Daniel Steenstra emigrated to New Zealand from Holland with his brother Thijs in 1953 and began working at Crown Lynn the next year. He stayed for around 20 years. There Daniel produced a range of different products in different sizes but is known for his elegant vases which were mainly glazed in single colours or decorated by other hand decorators at the factory.
Daniel was in the third generation of family potters who produced ‘snywerk’ which means carving. The area of Holland they came from – Friesland (formerly Frisia) – was known for this type of work. It would take hours to produce such a vase as the one shown here.
Starting at age 15 he learned from his father how to make flower pots first but then graduated on to vases and other forms of ‘artware’. Some of this was undertaken in hiding during World War II. After the war he and his brother started a business making souvenir ware but it was unsuccessful so they decided to emigrate.
Daniel and Thijs were recruited by Tom Clark on a visit to Holland. Daniel was potting and Thijs worked in the glaze department. While working at Crown Lynn, Daniel met and married Wendy from the accounts department.
The hiring of Daniel Steenstra by Tom Clark, (along with Shufflebotham, Carpay and Smisek), was part of his personal drive to produce highly finished and well-designed pieces for a select market.
Although a very humble man, Daniel was incredibly skilled and could produce highly consistent pieces very fast. According to Tom Clark he was “the sharpest, smartest thrower you ever saw in your life” (Monk, 2006, p.51). He was extremely skillful and was known to be able to make lids to match his pieces without measuring them. He could also roll a cigarette one handed in his pocket.
Daniel’s vases were decorated by other Crown Lynn artists such as Frank Carpay, Eileen Machin and Doris Bird. Some were decorated by Daniel such as flower pots which were decorated on a banding wheel.
He, along with decorators such as Eileen Machin, would travel around New Zealand demonstrating at industrial exhibitions and shows. These demonstrators were very popular a lot of people had never seen hand potting before. He also demonstrated at department stores such as Milne & Choyce in Queen Street and the Crown Lynn shop in 246 Queen Street.
The hand potters craft was marketed as being a continuation of a 4000-year tradition which should be in the homes of people with taste. “As long as there are people who treasure beautiful things, replies Mr Steenstra, it satisfies a highly individual need, a useful counter-balance to the mass-produced outpourings of the conveyor belt. No beautiful home is complete without some examples of the hand potter’s handicraft.” (NZ Herald 18 July 1959).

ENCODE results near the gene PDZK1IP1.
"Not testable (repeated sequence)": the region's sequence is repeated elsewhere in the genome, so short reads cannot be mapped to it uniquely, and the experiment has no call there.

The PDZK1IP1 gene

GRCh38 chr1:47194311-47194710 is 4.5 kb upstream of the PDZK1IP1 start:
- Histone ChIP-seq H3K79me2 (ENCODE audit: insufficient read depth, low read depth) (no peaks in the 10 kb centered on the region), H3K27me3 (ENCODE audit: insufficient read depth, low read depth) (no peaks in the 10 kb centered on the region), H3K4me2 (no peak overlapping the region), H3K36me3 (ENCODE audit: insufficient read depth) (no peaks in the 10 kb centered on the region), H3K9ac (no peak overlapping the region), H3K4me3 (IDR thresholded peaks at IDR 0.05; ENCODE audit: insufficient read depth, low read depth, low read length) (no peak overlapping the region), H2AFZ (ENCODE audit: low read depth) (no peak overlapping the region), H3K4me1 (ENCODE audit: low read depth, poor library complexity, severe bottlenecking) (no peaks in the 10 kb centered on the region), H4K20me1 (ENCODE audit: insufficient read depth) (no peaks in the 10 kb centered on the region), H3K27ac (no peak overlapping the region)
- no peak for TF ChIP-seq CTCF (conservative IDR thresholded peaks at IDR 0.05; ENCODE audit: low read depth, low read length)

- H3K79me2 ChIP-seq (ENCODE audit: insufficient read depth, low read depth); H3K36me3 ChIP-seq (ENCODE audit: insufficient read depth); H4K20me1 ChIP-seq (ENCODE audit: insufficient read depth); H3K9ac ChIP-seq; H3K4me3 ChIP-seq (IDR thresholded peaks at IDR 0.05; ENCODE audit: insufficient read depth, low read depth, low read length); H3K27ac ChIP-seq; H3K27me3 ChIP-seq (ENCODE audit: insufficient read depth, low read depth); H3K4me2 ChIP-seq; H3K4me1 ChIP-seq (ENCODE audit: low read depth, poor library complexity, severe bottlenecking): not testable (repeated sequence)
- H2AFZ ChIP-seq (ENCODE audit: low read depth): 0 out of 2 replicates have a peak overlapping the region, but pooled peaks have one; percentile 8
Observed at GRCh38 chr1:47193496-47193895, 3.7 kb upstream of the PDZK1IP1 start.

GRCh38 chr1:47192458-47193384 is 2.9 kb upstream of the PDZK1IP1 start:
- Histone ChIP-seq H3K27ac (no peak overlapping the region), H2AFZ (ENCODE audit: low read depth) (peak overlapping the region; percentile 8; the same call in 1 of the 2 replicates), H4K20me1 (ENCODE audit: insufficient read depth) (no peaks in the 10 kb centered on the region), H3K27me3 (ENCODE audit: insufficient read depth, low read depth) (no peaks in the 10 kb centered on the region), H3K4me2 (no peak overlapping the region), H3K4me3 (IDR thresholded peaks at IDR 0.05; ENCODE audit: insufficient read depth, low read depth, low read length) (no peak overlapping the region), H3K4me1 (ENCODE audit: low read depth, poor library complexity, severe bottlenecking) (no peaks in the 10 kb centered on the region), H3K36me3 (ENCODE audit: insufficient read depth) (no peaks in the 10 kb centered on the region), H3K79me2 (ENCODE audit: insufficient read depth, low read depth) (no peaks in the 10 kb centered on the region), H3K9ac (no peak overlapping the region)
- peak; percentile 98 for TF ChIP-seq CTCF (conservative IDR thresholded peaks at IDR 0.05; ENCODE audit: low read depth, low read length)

The white clay used at Crown Lynn, which was a mix from Central Otago and Matauri Bay in Northland, was difficult to throw. He preferred brick clay for his demonstrations. The brown pieces you see below were thrown for Ernie Cooper, another Crown Lynn employee, and although usually the demonstration pieces were thrown away, Ernie kept them and glazed and fired them. They give us a unique chance to see some of the other shapes that Daniel produced. Ernie kindly donated them to the museum.
The shapes that Daniel made were often designed by Dave Jenkin and the two of them would sit down at the wheel and he would keep making shapes until they exactly matched Dave’s design. Some of these shapes were also put into mass production by slipcasting.
During the 1960s Crown Lynn increased mechanisation and hand potted ware went out of fashion and Daniel had to find other work around the factory. In the early 1970s he left Crown Lynn and worked for Beach Artware, Peter Lowrie Pottery and Terra Ceramics until retiring in 1992.
He died in 2000.
Dutch potter helps brighten New Zealand homes. New Zealand Free Lance. (1959, April 15). (Auckland Museum scrapbook MS 98-34)
Fine earthenware shaped by hand on… the potter’s wheel. New Zealand Herald. (1959, July 18). (Auckland Museum scrapbook MS-98-34)
MaryR. (n.d.). Daniel Steenstra drawings thanks to his family. New Zealand Pottery. http://www.newzealandpottery.net/t7368-daniel-steenstra-drawings-thanks-to-his-family
Monk, Valerie Ringer. (2015). Beach Artware: a bittersweet success story. In Empire of dirt: writing about ceramics. Objectspace.
Monk, Valerie Ringer. (2006). Crown Lynn: a New Zealand icon. Penguin.
Monk, Valerie Ringer. (2014, April 17). Daniel Steenstra hand potter. New Zealand Pottery and Crown Lynn with Valerie. http://valputaruru.blogspot.com/2014/04/daniel-steenstra-hand-potter.html
Williams, Ev. (n.d.). Daniel Steenstra timeline. New Zealand Pottery. http://www.newzealandpottery.net/t6695-daniel-steenstra-timeline#26518